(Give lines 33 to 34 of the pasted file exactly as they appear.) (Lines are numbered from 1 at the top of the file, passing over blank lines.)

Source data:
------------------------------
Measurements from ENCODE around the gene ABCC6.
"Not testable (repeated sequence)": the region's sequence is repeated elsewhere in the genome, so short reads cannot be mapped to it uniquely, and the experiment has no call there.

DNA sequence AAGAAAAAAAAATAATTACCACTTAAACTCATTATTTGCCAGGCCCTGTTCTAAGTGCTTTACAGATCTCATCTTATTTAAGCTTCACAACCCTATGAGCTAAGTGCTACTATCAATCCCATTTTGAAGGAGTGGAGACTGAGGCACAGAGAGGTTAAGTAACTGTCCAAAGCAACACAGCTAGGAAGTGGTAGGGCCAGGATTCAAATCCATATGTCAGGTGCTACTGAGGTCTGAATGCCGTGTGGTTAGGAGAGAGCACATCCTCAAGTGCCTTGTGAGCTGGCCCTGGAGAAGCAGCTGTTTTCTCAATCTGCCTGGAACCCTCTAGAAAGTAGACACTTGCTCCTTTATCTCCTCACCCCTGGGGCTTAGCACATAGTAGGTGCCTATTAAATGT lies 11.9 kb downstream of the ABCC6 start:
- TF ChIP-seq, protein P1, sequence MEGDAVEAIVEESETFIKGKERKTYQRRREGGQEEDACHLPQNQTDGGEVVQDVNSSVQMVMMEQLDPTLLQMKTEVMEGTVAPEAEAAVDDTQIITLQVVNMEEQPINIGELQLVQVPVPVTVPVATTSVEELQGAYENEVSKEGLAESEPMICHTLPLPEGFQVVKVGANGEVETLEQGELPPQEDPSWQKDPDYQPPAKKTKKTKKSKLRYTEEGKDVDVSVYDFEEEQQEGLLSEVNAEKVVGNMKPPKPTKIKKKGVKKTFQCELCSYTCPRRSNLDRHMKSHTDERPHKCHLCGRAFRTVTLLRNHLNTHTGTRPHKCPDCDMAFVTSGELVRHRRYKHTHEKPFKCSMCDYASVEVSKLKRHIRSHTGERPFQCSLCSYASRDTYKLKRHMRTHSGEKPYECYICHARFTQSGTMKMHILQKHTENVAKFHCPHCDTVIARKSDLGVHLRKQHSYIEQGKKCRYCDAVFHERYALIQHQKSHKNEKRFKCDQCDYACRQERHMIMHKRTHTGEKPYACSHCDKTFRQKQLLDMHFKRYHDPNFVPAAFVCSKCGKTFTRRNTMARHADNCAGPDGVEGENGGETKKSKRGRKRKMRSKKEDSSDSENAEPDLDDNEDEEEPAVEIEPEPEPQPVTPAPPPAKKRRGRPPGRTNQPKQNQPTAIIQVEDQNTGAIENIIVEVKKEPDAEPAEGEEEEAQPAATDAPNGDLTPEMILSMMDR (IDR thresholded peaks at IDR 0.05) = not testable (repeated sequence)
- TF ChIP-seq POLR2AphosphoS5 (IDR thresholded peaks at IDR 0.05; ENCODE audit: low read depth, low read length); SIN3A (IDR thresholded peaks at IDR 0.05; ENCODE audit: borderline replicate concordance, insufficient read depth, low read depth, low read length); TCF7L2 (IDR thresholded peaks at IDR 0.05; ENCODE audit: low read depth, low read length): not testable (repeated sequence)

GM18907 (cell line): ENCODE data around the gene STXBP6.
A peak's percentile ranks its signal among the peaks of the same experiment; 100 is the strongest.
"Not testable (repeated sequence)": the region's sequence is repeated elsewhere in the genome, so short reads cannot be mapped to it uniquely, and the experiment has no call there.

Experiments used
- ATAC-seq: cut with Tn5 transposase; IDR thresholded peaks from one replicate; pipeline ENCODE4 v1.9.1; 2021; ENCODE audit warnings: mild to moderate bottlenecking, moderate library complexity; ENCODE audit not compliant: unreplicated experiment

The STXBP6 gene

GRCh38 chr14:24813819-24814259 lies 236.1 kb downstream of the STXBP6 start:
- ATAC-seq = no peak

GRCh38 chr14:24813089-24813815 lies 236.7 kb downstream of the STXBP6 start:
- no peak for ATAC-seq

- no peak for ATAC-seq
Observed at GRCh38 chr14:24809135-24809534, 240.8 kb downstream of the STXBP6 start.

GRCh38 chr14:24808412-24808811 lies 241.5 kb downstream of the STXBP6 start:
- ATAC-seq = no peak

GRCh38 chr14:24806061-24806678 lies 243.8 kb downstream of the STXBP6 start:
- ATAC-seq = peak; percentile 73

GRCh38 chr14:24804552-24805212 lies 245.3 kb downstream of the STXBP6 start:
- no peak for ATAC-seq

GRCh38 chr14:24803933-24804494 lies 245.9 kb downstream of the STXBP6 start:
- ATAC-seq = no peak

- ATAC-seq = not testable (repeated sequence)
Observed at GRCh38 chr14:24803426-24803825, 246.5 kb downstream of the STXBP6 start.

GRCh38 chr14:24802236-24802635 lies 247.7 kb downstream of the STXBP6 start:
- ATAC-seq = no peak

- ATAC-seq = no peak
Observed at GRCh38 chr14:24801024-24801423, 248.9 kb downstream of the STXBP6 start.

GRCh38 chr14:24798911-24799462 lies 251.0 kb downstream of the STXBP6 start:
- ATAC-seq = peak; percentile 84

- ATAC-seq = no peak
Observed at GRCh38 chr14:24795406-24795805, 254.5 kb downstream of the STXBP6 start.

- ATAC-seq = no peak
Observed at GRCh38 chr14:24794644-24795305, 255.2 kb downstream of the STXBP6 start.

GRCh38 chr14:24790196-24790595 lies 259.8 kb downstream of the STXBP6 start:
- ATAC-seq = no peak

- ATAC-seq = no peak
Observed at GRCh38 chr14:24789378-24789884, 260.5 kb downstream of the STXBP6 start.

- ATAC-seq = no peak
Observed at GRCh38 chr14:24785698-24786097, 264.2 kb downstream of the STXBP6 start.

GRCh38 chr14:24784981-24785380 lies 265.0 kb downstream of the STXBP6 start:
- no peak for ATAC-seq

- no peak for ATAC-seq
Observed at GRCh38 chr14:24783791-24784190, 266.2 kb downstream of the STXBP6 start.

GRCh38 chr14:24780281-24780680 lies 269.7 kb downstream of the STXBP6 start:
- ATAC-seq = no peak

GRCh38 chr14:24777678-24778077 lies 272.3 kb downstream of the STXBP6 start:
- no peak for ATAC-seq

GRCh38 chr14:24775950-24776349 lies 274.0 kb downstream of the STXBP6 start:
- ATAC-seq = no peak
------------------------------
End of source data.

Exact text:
- ATAC-seq = peak; percentile 84

- ATAC-seq = no peak